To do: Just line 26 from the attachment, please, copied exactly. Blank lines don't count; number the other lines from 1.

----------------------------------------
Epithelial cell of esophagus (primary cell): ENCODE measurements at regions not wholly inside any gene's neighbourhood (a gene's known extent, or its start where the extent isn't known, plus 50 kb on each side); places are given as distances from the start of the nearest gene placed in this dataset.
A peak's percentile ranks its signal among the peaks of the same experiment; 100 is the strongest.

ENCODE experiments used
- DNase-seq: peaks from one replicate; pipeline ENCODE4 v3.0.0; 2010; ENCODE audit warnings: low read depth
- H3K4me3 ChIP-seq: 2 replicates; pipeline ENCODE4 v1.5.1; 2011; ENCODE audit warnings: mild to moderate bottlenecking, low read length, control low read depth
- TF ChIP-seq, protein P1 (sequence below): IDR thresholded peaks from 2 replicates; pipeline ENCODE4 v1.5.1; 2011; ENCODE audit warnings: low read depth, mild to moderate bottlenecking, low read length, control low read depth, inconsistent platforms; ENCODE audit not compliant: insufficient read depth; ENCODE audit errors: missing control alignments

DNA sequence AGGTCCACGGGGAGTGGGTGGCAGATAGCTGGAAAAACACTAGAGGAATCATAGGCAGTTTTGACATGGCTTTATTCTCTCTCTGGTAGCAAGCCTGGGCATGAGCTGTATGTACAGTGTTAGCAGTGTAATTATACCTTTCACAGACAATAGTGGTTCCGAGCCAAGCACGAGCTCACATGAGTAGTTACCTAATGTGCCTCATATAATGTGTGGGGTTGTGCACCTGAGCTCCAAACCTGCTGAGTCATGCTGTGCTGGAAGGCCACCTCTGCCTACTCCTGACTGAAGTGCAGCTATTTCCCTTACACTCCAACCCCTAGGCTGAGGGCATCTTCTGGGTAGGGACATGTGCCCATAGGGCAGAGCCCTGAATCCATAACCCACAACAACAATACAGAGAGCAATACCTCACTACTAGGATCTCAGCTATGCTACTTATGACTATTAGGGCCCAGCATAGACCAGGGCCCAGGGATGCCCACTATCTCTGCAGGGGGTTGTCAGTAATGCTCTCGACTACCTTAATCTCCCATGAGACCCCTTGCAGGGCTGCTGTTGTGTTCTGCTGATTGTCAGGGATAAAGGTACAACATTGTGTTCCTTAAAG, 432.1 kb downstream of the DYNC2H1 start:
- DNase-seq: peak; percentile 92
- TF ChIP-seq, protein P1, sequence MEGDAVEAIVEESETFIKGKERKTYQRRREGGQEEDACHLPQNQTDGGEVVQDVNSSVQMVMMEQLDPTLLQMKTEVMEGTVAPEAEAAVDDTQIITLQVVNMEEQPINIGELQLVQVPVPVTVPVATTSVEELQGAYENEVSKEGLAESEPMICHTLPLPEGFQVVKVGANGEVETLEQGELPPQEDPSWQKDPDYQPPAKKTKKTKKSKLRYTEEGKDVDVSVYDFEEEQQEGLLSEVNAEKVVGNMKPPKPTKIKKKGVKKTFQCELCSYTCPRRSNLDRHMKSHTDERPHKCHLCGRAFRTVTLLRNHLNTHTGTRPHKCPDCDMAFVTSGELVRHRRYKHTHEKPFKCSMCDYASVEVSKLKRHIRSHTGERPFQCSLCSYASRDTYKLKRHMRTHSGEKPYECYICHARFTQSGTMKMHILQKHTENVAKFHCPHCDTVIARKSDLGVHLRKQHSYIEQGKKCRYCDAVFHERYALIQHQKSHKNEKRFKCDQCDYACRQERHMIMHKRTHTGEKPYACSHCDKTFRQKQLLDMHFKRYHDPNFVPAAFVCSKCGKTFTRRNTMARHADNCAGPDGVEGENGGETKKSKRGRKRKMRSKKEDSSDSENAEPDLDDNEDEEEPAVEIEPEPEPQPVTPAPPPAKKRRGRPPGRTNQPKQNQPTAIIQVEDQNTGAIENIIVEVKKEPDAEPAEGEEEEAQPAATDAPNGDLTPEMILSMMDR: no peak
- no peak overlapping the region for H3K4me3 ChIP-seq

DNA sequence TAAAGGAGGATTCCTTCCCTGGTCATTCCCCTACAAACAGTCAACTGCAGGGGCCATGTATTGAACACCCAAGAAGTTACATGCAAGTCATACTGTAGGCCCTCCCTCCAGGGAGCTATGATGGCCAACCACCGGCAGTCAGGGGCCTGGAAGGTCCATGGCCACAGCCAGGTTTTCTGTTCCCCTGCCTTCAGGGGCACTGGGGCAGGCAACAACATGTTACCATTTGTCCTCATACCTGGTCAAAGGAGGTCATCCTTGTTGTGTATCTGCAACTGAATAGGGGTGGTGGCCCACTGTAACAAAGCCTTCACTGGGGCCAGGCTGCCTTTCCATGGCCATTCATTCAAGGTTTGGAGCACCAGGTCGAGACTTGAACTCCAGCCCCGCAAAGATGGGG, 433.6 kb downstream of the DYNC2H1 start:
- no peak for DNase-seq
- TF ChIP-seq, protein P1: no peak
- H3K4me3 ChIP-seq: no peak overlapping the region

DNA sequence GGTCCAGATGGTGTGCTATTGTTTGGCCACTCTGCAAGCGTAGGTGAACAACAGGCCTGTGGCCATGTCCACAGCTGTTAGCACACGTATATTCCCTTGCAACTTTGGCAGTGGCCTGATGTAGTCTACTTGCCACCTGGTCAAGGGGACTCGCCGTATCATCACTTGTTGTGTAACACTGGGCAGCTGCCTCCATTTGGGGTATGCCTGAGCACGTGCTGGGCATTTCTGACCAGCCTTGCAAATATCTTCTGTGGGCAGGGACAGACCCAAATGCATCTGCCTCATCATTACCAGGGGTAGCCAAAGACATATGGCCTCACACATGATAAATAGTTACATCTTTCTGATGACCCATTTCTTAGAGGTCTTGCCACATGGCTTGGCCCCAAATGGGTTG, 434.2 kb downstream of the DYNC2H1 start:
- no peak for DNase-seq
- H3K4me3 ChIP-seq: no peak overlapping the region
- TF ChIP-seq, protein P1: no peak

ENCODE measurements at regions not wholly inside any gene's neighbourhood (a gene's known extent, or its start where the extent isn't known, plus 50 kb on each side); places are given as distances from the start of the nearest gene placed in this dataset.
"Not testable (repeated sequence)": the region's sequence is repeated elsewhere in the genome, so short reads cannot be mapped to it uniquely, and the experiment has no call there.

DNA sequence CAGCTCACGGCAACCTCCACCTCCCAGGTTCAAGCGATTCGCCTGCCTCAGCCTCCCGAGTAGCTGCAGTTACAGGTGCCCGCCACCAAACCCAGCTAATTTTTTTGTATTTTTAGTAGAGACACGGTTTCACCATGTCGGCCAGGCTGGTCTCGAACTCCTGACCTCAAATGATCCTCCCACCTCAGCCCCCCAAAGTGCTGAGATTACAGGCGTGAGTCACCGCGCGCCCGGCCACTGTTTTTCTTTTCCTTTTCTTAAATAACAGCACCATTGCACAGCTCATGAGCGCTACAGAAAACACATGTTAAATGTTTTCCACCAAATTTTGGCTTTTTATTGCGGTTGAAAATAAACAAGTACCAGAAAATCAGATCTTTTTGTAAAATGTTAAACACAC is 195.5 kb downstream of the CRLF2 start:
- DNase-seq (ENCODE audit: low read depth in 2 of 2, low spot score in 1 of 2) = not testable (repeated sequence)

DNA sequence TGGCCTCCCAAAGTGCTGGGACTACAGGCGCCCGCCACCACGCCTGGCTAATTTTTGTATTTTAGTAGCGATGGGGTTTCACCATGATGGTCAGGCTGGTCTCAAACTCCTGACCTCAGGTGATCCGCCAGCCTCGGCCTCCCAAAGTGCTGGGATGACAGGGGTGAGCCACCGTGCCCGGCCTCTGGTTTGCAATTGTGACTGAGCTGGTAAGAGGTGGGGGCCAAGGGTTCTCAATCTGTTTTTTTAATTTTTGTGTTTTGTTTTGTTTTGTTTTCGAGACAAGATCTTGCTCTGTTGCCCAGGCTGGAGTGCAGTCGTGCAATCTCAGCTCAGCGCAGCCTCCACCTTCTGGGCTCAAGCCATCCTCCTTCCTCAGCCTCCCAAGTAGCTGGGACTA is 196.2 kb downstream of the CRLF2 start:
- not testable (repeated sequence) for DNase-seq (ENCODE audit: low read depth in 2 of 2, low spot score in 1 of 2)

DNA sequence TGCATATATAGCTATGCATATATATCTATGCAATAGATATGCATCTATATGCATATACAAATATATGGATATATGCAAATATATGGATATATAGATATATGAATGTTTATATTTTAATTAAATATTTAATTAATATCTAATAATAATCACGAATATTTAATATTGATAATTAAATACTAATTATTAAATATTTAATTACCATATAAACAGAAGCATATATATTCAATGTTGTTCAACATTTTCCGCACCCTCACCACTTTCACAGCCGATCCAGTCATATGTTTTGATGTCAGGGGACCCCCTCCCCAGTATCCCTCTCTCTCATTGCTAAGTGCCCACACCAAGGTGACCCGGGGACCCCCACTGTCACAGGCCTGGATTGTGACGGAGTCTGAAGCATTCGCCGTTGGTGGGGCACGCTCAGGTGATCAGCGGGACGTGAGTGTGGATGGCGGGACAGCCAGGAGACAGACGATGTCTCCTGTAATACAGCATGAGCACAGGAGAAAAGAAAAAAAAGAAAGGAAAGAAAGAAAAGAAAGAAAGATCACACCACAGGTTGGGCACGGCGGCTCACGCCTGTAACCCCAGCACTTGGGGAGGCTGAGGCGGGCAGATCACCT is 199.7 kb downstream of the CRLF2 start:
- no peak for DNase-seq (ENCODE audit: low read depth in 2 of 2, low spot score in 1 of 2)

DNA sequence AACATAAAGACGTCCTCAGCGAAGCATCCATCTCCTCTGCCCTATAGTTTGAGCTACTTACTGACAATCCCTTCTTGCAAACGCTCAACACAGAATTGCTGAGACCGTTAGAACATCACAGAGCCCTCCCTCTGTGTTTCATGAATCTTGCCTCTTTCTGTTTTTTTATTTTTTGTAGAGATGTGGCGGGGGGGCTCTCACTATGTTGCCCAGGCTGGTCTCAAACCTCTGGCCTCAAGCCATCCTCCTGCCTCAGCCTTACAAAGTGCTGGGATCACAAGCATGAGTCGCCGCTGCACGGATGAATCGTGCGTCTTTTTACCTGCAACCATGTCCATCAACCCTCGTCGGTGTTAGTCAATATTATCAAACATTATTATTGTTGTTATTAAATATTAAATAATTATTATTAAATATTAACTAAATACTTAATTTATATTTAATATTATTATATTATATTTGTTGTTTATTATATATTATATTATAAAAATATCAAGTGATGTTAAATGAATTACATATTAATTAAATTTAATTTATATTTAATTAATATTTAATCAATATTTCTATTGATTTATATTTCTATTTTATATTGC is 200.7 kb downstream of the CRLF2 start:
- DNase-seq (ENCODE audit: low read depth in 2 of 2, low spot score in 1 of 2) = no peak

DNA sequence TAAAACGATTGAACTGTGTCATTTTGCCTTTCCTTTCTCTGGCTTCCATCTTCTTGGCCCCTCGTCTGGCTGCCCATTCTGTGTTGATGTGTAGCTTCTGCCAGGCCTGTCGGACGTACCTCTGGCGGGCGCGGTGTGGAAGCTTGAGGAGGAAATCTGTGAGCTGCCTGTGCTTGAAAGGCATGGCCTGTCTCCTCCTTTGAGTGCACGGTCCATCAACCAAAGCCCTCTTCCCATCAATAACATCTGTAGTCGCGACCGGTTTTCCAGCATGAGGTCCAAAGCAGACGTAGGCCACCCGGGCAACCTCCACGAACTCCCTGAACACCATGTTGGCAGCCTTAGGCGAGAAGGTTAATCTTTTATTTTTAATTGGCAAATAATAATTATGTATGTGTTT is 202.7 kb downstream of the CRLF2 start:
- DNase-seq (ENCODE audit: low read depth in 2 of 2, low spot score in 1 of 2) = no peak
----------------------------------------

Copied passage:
- no peak for DNase-seq (ENCODE audit: low read depth in 2 of 2, low spot score in 1 of 2)